By. Neil Williamson, President
In the wonkish water demand analysis world of “per capita consumption” and “historic rain fall data” and “demand trend curves”, it is most refreshing to have a consultant explain in clear terms the rationale behind the numbers.
While the Demand Forecast Report may be dry (pun intended) the associated memorandum is filled to the rim with examples of consumer decisions greatly impacting this community’s water demand.
Please let me explain.
A 50-year water demand forecast for Charlottesville-Albemarle has been updated in advance of a public hearing to be held in September. AECOM Technology Corp.’s projections now show slightly less water consumption, but greater projected population growth.
Last week (8/24), Kim Shorter, a water supply specialist with AECOM, wrote a memo to Rivanna Water and Sewer Authority Executive Director Tom Frederick responding to the public’s questions about the Draft Water Demand Forecasts.
The memo provided direct answers to the public questions in an unusually candid manner.
“I do not believe conservation has been adequately accounted for,” said Quinn. “We have got to include the savings with faucets and showerheads. You may think it’s negligible, but it may make a difference to us.”
She also highlighted the trend for multiple showerheads in a single stall is becoming popular and is not illegal.
The most telling remark about the showerhead discussion was:
Without the inspection and testing of a representative and random sampling of shower fixtures in Albemarle County and the City of Charlottesville, the impacts of non-conforming and non-compliant fixtures on current and future water demand reductions cannot be reasonably estimated. [Emphasis added-nw]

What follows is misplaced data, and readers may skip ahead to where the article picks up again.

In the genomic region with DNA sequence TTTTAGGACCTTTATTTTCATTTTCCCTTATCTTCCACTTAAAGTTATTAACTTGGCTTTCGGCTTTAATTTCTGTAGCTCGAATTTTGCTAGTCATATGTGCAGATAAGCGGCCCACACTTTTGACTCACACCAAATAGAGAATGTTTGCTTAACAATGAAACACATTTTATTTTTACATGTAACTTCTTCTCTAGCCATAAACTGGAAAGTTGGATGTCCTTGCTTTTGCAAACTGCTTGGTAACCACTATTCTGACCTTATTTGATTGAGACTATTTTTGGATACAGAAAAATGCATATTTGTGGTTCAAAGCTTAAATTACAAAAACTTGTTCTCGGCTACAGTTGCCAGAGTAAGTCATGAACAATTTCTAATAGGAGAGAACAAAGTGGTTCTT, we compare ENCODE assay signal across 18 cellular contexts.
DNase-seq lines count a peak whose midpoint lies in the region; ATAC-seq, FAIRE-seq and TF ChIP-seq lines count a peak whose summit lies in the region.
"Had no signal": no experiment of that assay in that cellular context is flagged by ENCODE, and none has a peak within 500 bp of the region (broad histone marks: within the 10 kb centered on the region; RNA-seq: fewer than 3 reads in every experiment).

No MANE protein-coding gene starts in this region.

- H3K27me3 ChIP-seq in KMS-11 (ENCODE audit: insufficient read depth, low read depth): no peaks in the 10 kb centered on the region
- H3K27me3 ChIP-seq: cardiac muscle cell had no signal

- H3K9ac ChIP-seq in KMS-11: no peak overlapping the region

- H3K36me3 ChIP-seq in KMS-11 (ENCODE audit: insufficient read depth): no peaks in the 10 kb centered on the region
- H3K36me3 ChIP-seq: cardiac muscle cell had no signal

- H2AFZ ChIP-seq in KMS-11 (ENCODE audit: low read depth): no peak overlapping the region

For most faucets, it is as easy to alter the flow rate as it is to open a plastic bottle; simply turn the aerator until it is removed. Similar to the multiple spray showerheads, the automated shut-off faucets have become very popular but result in higher water use. Multiple studies have shown that the infrared automatic shut-off faucets use more water than the traditional fixtures.
In addition to answering questions about low water use clothes washers as well as the population numbers used, Shorter’s memo clearly addressed most, if not all, of the concerns raised in the public input session.
The public is well served by the clear answers in the report as well as in the memo.
One can anticipate many of the same voices raising these issues (and others) when this report is presented at the September 13th meeting of the four Boards (Charlottesville City Council, Albemarle County Board of Supervisors, Rivanna Water and Sewer Authority and Albemarle County Service Authority) for public hearing.
It is important to note, the reason this report is required by the state is to mandate community planning for an adequate future water supply. If, as a community, we conserve more water than we project, our community water supply will serve us longer than we project. If the population grows more slowly than anticipated the community water supply will serve us longer than anticipated.
But we remain concerned, as Charlottesville Tomorrow reported our comments from the July meeting:
“I hope as a community we embrace conservation, but we shouldn’t count our chickens before they are hatched,” Williamson said.
The question remains, how much of our future water supply can we comfortably “bet” on voluntary consumer conservation efforts?
And if we bet wrong, what level of mandated conservation efforts are we willing to accept?
And, at that point, will we have a choice?
Neil Williamson is the President of The Free Enterprise Forum, a privately funded public policy organization covering the City of Charlottesville as well as Albemarle, Greene, Fluvanna, Louisa and Nelson County. For more information visit the website www.freeenterpriseforum.org